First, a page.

Beethoven's 5th

Discussion in 'Orchestra / Solo / Chamber Music' started by timothypierson, Jan 17, 2006.

  1. timothypierson

    timothypierson Pianissimo User

    57
    1
    Feb 20, 2005
    Hi Manny,

    We're doing Beethoven's Fifth Symphony in Orchestra. Have you ever heard of it?

    Just kidding, actually there are a couple of parts where I double a high F with the other trumpet (I'm playing 2nd), and have been missing the note or getting a no show. It's not that it's too high but I'm afraid of the notes being too loud. We are playing this in a small orchestra. I know that the problem is mental and just wanted your thoughts on how to approach this. I guess this question applies to most symphonies of this area. Any info would be great.

    Thank You
     
  2. Manny Laureano

    Manny Laureano Utimate User

    5,915
    10
    Sep 29, 2004
    USA
    I think young players have an incorrect view of Beethoven. I believe that they put him in the Mozart/Haydn type of light playing that makes them back off.

    This is not so with Beethoven symphonies. You may know that I'm in our musician's lounge in between sessions recording the 8th and 9th. You would likely be shocked at how loudly we have to play sometimes. However, your situation is different because, as you say, it's a smaller orchestra. Try a little deeper mouthpiece than you normally play if you can get one. The idea is that you want a warm yet powerful sound for Beethoven and a deeper mouthpiece may help that. If not, just play normally and the conductor will let you know how much to blow. Use it as a learning experience and you'll find your sound level.

    ML
     
  3. Alex Yates

    Alex Yates Forte User

    2,342
    6
    Aug 11, 2005
    Atlanta, GA
     
  4. Rimshot

    Rimshot Pianissimo User

    93
    0
    Feb 14, 2005
    Atlanta
    By all means, check out some of the "dainty" :-o Beethoven brass work from Harry Glantz for Toscanini, or Louis Davidson/Bennie Adlestein for Szell, Vienna Phil w/Kleiber, even Mr. Smoothie, Karajan and his Berlin steamroller. Maybe this is at least one reason or at least a hint why I've found so many recent (last 3 decades!) Beethoven recordiing/performances rather bland and "uncommitted" sounding.

    Oh, if cowardly conductors only had a heart (you know the trumpeters will be glad to oblige...) Is you guys gonna provide some relief, Manny? :-)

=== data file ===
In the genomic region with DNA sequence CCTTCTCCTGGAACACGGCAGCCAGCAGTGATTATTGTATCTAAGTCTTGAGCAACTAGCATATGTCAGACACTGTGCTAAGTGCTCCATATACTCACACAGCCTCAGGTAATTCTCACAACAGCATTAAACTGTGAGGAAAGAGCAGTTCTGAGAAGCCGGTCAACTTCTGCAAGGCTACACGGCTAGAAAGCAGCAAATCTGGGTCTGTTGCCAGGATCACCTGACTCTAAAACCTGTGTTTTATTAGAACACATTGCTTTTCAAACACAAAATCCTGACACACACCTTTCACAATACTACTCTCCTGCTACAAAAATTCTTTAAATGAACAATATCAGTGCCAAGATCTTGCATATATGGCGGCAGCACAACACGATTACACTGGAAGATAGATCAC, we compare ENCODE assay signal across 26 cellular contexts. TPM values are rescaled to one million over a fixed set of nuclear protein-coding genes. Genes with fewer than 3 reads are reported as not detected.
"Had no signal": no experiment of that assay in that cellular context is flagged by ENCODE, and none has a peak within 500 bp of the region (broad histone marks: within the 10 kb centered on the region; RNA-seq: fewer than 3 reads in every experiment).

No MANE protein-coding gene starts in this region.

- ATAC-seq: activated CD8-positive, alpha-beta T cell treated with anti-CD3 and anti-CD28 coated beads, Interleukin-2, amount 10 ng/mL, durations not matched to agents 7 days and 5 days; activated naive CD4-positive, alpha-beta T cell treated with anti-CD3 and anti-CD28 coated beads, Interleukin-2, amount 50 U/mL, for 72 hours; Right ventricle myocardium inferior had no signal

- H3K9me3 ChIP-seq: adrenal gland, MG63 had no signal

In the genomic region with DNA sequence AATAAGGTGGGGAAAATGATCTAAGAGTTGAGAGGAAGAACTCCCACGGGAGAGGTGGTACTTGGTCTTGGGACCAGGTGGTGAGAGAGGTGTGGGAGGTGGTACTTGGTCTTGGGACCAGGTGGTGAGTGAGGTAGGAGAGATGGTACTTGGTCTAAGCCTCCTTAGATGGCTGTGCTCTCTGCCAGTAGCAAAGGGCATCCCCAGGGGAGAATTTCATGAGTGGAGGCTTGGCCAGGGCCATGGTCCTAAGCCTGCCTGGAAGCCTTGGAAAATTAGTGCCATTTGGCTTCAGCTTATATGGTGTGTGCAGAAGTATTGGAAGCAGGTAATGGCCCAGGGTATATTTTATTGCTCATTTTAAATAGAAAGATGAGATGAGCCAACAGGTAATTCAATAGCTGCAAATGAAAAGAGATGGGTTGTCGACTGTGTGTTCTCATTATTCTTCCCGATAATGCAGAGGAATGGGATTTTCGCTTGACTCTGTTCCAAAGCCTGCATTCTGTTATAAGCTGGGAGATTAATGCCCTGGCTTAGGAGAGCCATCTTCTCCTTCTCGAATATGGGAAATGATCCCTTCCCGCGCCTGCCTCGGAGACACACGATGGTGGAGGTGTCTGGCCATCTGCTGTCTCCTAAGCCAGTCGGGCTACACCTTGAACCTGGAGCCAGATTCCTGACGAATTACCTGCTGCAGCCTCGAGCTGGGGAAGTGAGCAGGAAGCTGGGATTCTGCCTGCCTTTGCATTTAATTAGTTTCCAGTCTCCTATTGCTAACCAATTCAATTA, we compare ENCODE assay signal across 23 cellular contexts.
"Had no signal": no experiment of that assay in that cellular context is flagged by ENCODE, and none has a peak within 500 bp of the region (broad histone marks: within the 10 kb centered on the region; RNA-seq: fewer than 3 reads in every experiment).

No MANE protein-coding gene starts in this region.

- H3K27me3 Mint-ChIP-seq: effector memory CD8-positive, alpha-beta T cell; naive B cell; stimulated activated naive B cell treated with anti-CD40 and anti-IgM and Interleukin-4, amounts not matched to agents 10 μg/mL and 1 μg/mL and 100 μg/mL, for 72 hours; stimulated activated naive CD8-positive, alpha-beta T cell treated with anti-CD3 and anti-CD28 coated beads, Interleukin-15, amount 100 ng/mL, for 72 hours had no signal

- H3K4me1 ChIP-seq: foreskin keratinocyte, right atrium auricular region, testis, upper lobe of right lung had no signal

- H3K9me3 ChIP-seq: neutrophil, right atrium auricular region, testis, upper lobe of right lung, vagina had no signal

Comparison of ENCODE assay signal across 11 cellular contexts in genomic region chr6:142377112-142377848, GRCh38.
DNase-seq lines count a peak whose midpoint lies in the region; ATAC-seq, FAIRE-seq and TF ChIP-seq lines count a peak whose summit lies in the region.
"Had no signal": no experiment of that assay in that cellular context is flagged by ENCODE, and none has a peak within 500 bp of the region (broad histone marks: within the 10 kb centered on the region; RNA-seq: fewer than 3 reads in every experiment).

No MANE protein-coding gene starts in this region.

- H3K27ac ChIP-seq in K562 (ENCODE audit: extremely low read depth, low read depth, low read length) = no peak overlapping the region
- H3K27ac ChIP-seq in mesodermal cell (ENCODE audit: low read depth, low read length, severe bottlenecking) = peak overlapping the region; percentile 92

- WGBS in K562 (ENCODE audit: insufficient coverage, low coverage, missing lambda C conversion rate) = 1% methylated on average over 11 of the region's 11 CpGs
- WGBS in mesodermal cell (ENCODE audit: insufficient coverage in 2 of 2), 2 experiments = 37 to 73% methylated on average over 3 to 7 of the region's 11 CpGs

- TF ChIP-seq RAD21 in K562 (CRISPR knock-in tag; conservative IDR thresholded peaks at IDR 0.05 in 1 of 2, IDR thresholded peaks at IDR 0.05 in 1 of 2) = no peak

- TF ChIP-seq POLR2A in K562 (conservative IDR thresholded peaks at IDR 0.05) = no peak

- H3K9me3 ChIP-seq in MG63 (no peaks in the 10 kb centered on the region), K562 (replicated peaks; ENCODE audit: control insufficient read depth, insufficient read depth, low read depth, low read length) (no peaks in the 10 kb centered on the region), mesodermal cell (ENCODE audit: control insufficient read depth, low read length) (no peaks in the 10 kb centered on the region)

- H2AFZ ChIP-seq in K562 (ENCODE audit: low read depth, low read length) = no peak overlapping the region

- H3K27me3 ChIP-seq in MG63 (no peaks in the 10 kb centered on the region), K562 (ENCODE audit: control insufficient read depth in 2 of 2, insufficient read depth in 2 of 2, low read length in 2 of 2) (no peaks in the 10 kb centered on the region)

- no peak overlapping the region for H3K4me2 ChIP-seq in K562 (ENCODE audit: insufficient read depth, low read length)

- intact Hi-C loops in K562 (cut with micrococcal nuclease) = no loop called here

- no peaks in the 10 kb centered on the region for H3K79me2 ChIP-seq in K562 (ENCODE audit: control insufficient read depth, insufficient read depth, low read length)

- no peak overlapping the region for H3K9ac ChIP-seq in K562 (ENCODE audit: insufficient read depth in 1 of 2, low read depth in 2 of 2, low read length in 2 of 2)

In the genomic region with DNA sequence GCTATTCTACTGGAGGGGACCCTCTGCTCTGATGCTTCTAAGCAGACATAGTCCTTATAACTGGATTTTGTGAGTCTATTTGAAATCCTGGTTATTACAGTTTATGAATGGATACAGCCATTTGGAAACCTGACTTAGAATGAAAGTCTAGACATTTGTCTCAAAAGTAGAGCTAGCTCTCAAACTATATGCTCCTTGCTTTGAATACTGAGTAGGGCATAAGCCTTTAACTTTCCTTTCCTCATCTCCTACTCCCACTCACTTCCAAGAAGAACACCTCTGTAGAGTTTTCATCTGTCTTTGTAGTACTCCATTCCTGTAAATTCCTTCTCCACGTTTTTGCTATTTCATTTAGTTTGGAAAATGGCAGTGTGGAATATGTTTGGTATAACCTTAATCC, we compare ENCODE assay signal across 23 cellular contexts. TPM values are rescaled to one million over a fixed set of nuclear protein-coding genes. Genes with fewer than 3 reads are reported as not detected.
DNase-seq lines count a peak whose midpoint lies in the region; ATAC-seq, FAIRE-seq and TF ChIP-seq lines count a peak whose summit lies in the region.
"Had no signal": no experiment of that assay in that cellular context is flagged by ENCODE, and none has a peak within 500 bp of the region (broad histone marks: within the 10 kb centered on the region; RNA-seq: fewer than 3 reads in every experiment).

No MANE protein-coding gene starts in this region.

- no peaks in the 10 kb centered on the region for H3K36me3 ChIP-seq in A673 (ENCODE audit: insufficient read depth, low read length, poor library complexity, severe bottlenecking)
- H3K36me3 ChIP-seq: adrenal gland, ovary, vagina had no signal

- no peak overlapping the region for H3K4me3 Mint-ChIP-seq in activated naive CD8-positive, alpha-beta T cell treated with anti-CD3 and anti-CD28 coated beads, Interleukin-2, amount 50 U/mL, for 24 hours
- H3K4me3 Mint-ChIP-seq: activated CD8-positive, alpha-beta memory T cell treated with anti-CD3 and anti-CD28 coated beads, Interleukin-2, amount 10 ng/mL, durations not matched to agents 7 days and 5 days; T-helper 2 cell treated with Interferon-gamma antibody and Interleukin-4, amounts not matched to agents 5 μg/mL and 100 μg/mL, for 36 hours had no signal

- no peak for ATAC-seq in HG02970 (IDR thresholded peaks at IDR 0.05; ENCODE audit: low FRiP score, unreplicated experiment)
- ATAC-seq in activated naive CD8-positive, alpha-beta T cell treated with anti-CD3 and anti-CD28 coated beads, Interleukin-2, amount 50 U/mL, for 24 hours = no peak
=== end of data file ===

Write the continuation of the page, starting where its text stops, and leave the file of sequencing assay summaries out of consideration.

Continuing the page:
5. cornetguy

    cornetguy Mezzo Forte User

    797
    4
    Sep 12, 2005
    Saint Paul, MN
     
  6. Manny Laureano

    Manny Laureano Utimate User

    5,915
    10
    Sep 29, 2004
    USA
    Funny you ask should since Bob and I talked about that before we started recording. The fact is, conductors never say a word about it because they don't really know about intimate things like that, that second players do because it sounds so natural to the ear When you consider what conductors are listening for and dealing with, it just doesn't occur to them.

    I asked Bob to please play the parts where they are written because I don't think it has that revolutionary sound when it's so comforting to the ear. So, we're doing less of the displaced octave thing at my request, not the conductor's. It's more difficult but that's why second trumpet is such an important job.

    ML
     
  7. timothypierson

    timothypierson Pianissimo User

    57
    1
    Feb 20, 2005
    Manny I took your advice and just went for it, and played with a little meatier sound. It helped a lot, I didn't scratch the F's and the conductor seemed happy. He wanted us to play quieter in spots but it was for the ensemble as a whole and not just the trumpets. As I've been playing more Beethoven (we did the 4th last term), I have gained a greater appreciation of him, and can definitely hear his influence on composers like Mahler and Shostakovich.
     

Share This Page